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#LeahStrong: Patriots honor Devon Still during Sunday Night Football


Sometimes, players can be on the same team even if they're wearing different color jerseys.

That was the case for a brief moment during last night's matchup at Gillette Stadium when the Patriots honored Bengals player Devon Still and his four-year-old daughter Leah, who is battling cancer.

During the third quarter, the Patriots Cheerleaders unzipped their pink jackets – worn in support of National Breast Cancer Awareness Month – to reveal Devon's jersey, as a video tribute to his daughter and other children fighting cancer played on the big screen.

"I was surprised," Devon said after the game. "I didn't know they had the jerseys on. And then they played the video. It definitely made it emotional to see the cheerleaders take off their jackets and to see the jerseys definitely took it over the top for me."

The tribute was planned after Leah's story made national headlines when Devon, originally cut from the Bengals, was signed to the team's practice squad to ensure he had health insurance to cover his daughter's treatment. Soon after, a video of Devon giving Leah a pre-surgery pep talk went viral, touching people around the world, including the Patriots organization.

With the Bengals coming to town, the team wanted to show its support of Devon and Leah, and, as Cheerleaders Director Tracy Sormanti said, "change the NFL for just a minute."

"During a regular game, it's a competition, team against team, player against player, and for fans it's the same thing; they only want their team to win," she said. "But with something like this, it takes away the whole competition and it unites everybody. It's about an individual and it's about the heart."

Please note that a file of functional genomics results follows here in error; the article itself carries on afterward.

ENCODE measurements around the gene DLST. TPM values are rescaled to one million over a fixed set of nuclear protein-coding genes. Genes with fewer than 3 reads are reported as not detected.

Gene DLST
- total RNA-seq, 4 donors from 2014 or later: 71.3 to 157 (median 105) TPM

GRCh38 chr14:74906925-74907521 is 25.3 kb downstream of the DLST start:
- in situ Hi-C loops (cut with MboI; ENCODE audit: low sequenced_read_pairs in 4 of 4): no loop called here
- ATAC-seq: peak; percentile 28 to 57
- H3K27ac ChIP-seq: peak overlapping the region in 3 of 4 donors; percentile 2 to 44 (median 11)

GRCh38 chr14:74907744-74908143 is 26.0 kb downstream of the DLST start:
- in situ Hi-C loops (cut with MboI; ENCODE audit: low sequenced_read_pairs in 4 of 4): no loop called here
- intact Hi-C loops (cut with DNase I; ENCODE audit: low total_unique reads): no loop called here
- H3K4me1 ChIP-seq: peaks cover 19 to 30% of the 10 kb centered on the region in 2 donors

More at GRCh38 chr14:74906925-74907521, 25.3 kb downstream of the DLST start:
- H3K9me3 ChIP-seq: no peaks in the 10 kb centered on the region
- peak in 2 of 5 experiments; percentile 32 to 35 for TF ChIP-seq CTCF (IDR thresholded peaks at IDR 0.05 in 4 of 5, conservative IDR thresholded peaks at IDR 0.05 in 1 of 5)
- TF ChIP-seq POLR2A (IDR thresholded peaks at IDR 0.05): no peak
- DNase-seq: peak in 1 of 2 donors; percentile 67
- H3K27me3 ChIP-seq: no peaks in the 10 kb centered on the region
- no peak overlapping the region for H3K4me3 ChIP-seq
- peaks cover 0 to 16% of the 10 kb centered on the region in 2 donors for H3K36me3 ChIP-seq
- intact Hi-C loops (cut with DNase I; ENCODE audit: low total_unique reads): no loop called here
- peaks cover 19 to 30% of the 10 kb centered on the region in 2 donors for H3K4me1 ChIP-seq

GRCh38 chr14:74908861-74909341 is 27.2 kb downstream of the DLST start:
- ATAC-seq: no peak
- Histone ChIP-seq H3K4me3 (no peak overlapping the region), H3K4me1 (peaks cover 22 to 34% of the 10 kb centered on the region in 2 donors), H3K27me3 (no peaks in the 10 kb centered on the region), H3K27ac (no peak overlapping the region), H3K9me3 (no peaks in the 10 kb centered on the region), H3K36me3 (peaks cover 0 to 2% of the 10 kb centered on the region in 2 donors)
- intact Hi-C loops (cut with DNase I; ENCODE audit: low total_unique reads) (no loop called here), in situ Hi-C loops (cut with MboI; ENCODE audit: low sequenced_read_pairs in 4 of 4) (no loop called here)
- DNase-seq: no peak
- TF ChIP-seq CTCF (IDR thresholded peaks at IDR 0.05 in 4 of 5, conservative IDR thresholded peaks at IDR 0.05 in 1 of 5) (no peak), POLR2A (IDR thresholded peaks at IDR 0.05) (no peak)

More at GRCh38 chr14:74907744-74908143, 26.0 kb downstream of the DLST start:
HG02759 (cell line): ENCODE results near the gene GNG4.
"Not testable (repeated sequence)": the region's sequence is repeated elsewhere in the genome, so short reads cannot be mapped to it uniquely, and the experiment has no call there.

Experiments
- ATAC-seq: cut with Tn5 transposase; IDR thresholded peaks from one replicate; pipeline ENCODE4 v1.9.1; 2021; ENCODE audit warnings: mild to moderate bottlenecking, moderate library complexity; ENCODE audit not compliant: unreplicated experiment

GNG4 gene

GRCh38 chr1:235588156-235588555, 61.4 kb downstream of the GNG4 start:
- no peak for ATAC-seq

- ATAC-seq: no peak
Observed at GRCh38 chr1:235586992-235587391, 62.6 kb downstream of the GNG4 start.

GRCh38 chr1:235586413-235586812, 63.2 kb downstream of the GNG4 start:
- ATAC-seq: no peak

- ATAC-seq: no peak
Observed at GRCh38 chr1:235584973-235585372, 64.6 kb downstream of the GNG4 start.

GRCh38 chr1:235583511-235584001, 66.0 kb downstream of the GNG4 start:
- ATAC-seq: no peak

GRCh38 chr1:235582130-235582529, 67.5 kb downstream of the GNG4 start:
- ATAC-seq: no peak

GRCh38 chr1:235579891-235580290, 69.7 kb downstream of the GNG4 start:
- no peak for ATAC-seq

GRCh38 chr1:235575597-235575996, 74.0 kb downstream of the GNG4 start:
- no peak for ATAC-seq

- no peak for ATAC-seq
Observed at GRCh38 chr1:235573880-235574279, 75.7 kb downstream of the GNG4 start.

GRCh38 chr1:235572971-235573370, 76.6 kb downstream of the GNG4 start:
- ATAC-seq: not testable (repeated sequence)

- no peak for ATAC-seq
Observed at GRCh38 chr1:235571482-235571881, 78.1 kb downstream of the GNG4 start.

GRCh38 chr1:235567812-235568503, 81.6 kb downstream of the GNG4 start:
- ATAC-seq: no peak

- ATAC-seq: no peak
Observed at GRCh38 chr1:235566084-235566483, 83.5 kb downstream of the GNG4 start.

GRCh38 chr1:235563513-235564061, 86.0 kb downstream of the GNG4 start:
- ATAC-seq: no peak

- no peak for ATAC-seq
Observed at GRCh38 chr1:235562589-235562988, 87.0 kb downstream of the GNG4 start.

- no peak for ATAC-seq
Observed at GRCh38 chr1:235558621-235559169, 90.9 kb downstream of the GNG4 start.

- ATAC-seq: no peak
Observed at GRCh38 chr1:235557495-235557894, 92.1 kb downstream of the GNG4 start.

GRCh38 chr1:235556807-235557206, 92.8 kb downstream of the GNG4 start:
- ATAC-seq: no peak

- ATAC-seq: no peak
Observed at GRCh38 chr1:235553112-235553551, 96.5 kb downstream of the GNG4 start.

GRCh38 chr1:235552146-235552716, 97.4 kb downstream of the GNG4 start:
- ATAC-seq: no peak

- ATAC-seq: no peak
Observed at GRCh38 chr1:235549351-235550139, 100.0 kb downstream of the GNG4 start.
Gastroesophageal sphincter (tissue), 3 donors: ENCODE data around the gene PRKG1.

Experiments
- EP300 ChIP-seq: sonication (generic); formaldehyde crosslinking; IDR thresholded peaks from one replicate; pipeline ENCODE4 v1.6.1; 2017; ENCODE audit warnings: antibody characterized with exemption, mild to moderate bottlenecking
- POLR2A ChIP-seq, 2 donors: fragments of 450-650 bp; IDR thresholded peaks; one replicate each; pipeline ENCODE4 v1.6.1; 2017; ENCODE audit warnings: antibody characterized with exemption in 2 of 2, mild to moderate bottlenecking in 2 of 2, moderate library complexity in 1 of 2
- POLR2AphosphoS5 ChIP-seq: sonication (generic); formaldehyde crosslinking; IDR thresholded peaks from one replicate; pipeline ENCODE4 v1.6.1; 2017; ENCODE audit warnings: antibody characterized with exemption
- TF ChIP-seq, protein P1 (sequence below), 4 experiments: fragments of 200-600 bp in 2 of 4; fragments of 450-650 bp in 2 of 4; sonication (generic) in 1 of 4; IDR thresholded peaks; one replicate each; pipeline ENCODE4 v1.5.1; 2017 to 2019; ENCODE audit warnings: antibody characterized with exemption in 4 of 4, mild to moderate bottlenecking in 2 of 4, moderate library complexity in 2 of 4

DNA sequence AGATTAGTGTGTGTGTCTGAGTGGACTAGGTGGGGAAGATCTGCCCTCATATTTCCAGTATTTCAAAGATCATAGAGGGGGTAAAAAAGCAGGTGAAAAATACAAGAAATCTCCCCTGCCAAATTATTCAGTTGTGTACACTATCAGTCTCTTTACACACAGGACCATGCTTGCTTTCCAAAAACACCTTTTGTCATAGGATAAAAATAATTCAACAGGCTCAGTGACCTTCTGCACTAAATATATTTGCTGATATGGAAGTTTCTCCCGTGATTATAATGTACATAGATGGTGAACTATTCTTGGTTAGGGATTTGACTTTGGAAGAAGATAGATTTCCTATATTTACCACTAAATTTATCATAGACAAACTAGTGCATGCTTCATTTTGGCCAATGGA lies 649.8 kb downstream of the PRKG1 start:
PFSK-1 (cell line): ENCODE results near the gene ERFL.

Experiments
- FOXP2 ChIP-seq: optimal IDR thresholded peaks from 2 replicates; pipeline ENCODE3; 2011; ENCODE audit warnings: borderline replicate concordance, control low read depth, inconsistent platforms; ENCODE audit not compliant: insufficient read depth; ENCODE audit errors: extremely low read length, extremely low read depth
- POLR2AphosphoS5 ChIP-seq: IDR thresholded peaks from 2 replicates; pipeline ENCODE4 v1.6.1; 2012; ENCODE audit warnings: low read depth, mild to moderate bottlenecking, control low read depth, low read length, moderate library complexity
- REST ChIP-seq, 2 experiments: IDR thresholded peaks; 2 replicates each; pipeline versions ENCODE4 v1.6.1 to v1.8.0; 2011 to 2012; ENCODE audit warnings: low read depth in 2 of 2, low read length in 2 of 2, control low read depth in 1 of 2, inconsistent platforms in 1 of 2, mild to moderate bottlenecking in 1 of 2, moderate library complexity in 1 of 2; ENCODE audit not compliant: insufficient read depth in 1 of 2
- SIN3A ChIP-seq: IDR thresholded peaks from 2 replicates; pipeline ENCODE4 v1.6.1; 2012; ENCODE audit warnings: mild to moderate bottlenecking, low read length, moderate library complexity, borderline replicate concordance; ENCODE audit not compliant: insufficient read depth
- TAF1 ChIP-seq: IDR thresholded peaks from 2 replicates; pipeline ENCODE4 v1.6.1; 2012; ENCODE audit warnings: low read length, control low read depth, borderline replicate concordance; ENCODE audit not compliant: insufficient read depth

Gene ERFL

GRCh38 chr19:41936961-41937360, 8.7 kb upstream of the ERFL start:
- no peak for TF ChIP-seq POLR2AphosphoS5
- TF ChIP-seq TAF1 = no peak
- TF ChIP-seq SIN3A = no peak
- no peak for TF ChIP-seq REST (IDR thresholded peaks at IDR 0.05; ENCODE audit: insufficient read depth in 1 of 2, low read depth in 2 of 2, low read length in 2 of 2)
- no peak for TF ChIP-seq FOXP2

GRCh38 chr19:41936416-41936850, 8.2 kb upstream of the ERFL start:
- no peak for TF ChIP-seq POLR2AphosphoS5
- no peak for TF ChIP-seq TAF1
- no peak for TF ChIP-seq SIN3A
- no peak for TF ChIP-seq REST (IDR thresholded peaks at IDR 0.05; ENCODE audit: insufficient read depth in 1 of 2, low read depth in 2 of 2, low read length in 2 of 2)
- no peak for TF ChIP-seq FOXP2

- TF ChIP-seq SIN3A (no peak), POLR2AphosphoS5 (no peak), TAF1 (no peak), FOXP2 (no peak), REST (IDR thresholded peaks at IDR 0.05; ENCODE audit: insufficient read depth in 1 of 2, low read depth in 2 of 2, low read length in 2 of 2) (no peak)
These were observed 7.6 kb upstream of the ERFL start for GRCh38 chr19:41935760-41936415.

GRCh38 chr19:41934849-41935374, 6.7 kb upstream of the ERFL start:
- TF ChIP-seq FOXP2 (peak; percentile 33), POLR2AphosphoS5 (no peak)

The cheerleaders were thrilled to do their small part to support pediatric cancer on a night when breast cancer awareness was at the forefront, with its signature pink seen on the field and around the stadium.

"When Tracy told us about it, I almost started crying," said Cheerleader Maddie prior to the game. "I was so touched. I think it's great that across teams we can support each other." Her fellow cheerleader Britt B. agreed.

"It says so much, not only about the Patriots organization but the NFL in general, that we value people and the spirit of giving and supporting one another," she remarked. "I'm so honored to be part of promoting such a powerful and positive message."

The jerseys worn by the women were purchased with 100 percent of the proceeds going to cancer research at Cincinnati Children's Hospital Medical Center. Patriots owner Robert Kraft also donated $25,000 to the hospital in Leah's name.

"That's great," Devon replied when informed of the donation. "It's great how everybody has been stepping up, not just from [Cincinnati], but across the country. It has just been amazing, and it is great for the cancer community.

"We came here to play a football game with an opposing team, and I didn't expect them to show the support that they did today. It was amazing what they did today. It shows the fight is more than about football." 

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